Ring Handstand Push-ups are challenging and require an extreme amount of balance, stability, and focus. For starters, you need to know how to get up on the rings into a handstand position in the first place!
The Ring Handstand Pushup would be considered the most advanced variant of the Handstand Pushup.
Second in line to the ring handstand push-up would be a handstand push-up, freestanding. Some may argue that this is more difficult than performing them on the rings!
The third is the most common, which is the wall handstand push-up. This is primarily used in workouts from CrossFit!
Lastly, if you're a beginner trying to work your way up to your first true handstand push-up, you're going to want to start with a Pike Pushup. Simply grab a box or a bench, put your feet upon it, and walk your hands into a piked push-up position.
2. Forward Leaning, Levitated Push Up
As you can imagine, regular push-ups are hard enough for many. Leave it to calisthenics to find a way to make it harder!
To perform a forward-leaning, levitated push-up, you first need a solid core. How else are you going to levitate your feet off of the floor?!
Next, you simply lean forward in the push-up position, twist your hands outward, and engage in a push-up. This not only creates an extra level of difficulty but also targets the shoulder more so than the chest.
From here, you can perform a forward-leaning push-up without the levitation aspect. In other words, keep your feet on the ground with this one.
Next would be the most popular; the regular push-up. Not much to be said about this one.
Lastly, if you're a true beginner, you will want to begin with knee push-ups. Don't feel discouraged if you're starting at this step. Everyone starts somewhere. Soon enough, you'll be doing handstand push-ups with ease!
3. Wall Walks
Wall walks can be extremely fatiguing and are arguably the most cardiovascular of the four exercises discussed in this article.
A wall walk is pretty self-explanatory. Beginning in a push-up position with your feet closest to the wall, start walking your feet up the wall while simultaneously walking your hands back towards the wall.
The finishing position would be fully parallel to the wall. You then walk your body back to its starting position. This would be one wall walk!
The next variation to a wall walk would be a simple handstand hold.
Lastly, If you're a true beginner, it's recommended to stay away from the wall and begin with inchworms.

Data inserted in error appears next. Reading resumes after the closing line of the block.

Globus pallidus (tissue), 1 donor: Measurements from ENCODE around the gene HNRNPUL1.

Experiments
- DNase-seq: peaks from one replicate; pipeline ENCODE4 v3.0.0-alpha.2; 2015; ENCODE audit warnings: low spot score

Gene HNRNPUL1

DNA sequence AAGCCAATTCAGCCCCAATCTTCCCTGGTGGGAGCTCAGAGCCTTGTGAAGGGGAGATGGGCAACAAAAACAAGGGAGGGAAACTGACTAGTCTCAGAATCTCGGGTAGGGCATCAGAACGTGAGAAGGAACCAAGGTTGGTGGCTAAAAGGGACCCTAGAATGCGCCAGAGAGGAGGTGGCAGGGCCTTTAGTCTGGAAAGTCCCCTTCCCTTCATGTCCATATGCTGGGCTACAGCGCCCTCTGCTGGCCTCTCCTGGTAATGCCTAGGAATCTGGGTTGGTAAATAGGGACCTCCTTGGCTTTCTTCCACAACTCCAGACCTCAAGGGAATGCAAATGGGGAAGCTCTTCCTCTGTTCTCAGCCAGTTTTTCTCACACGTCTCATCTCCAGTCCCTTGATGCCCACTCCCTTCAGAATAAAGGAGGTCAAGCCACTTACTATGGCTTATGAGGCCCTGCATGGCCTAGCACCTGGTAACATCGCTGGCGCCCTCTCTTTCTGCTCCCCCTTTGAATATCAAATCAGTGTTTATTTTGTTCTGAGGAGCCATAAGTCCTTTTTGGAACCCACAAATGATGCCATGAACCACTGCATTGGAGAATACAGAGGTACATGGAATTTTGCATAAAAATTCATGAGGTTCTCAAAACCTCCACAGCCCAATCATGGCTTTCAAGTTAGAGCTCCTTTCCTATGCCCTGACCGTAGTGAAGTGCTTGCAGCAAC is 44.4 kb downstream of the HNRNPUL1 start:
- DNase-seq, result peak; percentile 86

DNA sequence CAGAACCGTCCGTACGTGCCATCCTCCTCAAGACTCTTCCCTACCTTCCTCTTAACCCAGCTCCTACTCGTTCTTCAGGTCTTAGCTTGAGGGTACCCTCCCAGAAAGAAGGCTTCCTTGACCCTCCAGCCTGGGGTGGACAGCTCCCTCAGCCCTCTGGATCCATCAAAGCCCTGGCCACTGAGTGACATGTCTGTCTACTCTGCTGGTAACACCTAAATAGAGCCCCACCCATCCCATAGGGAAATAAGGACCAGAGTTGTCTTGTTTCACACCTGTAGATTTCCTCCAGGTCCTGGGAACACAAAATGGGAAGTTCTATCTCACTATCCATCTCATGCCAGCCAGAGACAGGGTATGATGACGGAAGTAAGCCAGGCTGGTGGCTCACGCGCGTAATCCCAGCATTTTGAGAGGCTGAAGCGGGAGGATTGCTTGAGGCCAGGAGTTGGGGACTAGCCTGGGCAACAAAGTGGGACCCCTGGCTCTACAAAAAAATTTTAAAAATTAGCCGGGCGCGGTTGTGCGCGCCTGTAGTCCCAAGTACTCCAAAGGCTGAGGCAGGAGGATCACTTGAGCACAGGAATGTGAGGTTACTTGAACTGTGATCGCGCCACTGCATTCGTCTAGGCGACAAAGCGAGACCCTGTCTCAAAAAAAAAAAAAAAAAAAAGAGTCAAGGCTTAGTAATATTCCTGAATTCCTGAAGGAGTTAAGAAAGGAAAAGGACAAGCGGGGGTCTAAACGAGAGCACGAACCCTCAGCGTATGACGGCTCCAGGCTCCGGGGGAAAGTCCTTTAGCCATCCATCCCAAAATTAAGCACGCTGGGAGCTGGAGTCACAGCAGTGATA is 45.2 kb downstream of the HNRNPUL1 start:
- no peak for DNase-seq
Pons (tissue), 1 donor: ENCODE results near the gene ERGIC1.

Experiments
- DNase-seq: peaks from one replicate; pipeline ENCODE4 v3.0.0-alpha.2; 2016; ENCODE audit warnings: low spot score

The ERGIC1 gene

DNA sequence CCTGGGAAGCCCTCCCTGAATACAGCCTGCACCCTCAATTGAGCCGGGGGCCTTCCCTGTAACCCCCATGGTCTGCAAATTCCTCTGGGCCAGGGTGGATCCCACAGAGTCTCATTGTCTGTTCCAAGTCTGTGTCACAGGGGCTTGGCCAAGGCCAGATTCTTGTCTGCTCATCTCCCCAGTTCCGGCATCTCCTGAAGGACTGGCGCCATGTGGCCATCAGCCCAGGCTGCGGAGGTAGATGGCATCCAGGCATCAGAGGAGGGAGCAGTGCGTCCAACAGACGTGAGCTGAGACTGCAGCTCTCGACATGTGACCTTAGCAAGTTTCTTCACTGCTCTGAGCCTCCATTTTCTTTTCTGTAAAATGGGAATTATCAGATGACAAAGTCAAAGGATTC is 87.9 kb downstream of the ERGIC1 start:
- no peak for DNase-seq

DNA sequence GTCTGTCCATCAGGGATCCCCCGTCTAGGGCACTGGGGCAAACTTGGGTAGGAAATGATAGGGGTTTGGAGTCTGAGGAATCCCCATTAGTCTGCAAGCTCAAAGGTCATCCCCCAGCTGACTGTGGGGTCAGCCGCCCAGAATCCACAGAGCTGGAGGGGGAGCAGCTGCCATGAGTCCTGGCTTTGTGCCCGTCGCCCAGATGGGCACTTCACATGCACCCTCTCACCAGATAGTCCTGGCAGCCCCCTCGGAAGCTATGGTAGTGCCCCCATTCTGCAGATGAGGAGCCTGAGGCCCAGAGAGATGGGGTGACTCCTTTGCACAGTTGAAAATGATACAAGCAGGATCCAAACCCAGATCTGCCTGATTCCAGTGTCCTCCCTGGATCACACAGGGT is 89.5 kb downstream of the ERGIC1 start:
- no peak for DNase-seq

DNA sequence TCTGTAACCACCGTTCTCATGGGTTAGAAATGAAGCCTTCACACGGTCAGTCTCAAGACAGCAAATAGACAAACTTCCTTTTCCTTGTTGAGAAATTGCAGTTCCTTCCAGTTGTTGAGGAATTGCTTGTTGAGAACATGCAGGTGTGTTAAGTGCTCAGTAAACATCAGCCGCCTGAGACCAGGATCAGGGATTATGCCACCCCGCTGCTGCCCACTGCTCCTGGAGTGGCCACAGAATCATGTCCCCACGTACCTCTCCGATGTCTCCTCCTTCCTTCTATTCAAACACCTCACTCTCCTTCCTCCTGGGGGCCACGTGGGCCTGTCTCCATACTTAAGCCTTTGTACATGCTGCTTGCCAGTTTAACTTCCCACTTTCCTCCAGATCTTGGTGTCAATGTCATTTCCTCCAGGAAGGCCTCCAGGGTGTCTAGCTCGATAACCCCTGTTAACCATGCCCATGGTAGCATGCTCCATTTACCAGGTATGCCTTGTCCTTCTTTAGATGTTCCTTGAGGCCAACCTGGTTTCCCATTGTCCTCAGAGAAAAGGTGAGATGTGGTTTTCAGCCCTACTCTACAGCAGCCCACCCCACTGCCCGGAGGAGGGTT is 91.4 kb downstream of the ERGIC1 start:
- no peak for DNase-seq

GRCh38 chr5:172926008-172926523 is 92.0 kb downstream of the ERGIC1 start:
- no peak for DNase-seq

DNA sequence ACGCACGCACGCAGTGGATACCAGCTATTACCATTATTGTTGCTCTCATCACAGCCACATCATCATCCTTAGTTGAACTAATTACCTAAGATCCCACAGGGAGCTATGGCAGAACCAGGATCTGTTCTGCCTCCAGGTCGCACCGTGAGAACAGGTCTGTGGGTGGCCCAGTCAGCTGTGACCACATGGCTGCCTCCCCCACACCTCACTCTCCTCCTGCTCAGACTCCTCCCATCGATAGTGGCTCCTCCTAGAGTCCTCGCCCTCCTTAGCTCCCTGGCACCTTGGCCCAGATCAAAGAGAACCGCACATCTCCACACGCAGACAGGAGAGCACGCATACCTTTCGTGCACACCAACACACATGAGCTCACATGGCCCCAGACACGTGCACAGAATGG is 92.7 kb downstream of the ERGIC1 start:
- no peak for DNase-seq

Check out the video below on how to perform an inchworm:
4. Face Pulls
Face pulls don't really have a level system of difficulty. In other words, a face pull is simply a face pull, whether you're a beginner or an advanced calisthenics athlete.
Nonetheless, a face pull provides an effective stimulus to the shoulder. Not only does it increase strength potential, but it also improves flexibility and mobility, keeping your shoulder healthy throughout the workout.
A face pull can be accomplished with several different pieces of equipment. Whether you use a TRX training system, Rings, Resistance Bands, OR a rope, the result remains the same.
Calisthenics Shoulder Workout Summary
The importance of the shoulder musculature when it comes to calisthenics is unquestionable. Without it, you'll become stagnant with your progress towards mastery.
However, through commitment, dedication, consistency, and proper programming, you'll be well on your way to achieving boulder shoulders! Note that not all workouts or weeks of programming need to be the same.
A study on HFT and LFT and their effect on performance and lean muscle mass concluded that both HFT and LFT produce similar improvements in both areas.
*HFT = High-Frequency Training
*LFT = Low-Frequency Training
And don't forget to warm up.
As mentioned in this article, while the warm-up is often ignored, it's arguably the most important part of any exercise regimen.
Remember, to achieve mastery, you must be in it for the long haul.
To be in it for the long haul, you MUST warm up, cool down, execute the proper form, and take care of your body.